Michigan Wheelchair basketball started its second season with an 0-3 tournament weekend. Contributed by Sydney Verlinde

After qualifying for the NWBA national championship in its debut season, the Michigan wheelchair basketball team returned to action at the Wolverine Invitational, losing all four of its matchups in a lackluster weekend.

The Wolverines hosted the Detroit Wheelchair Pistons, the Variety Village Rolling Rebel, the Brampton Crashers and the LSWR Hawks at the three-day meet this past weekend at St. Clair County Community College in Port Huron. With the addition of five new players to the roster, Michigan struggled to replicate last year’s dominance. 

“You can’t win them all,” Michigan Coach Jessica Wynne said. “But in every game, we grew. … It’s a building block for what we’re going to do next.”

In their first game, the Wolverines were pitted against Brampton. From the opening possession, the absence of team chemistry was evident. The early turnovers and missed defensive rotations allowed the Crashers to convert in transition, and Michigan found itself down by 13 points at the half.

The Wolverines entered the second half with increased defensive intensity, applying full-court pressure on Brampton, but the dominant performances by Crasher guards Puisand Lai and Tamara Steeves led to a comfortable 59-39 Brampton win. 

Michigan’s energy was unhindered as it faced LSWR on Saturday. The Wolverines fought for every loose ball and forced turnovers early in the game. While Michigan generated good shots, the momentum shifted in the Hawks’ favor and the team quickly found itself trailing by eight points heading into the half.

The Wolverine offense — led by first-year guard Erik Robeznieks and second-year guard Kevin Konfara — sparked a glimmer of hope late into the game, but they were unable to get stops on the defensive end, ultimately falling to the Hawks 69-54. 

With the adrenaline still pumping, Michigan was immediately whisked into its next game against the Variety Village. The Rebels, playing their first game of the tournament, controlled the game from the tipoff. The fatigued Wolverines failed to contain the Variety Village’s offense, struggling to a 57-32 loss.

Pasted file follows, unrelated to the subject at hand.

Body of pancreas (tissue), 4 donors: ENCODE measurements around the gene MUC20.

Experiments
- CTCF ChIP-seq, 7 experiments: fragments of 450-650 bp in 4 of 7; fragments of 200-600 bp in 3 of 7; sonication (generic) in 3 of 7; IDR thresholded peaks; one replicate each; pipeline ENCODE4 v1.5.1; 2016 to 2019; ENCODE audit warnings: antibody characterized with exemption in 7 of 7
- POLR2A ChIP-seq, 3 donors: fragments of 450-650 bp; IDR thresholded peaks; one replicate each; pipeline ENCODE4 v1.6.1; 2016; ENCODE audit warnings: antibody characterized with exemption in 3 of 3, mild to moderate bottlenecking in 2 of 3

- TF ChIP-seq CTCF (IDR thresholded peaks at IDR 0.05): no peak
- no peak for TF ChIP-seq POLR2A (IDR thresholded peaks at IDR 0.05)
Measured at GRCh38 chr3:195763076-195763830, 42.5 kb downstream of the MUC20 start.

Regardless of the early losses in the tournament, the team remained optimistic heading into its final game of the weekend against its Division II rival, Detroit Wheelchair.

“Every game we played, we got better,” Konfara said. “Our goal is to just get better each time we get out there.” 

The Pistons were the highest-ranked team Michigan encountered in the tournament, and they were up for the challenge. After a grueling and physical game, second-year forward Alex Saleh and Konfara gave the Wolverines their first halftime lead in the tournament.

It appeared as if Michigan was going to have a solid defensive performance, too. The Wolverines showed improved chemistry, trusting each other every possession down and rotating smoothly on defense at the half. After that, however, the remainder of the game was all Detroit. Michigan failed to keep pace with the Pistons’ shooting, ending the tournament on a 61-51 loss. 

Although the tournament came to a close early for the Wolverines, its outcome hasn’t shaken the championship aspiration of the team. The community support at the invitational reaffirmed Michigan’s confidence in the U-M Adaptive Sports program. 

“The main thing is that we’re making history,” Wynne said. “Everything that we’re doing is something bigger than just basketball.”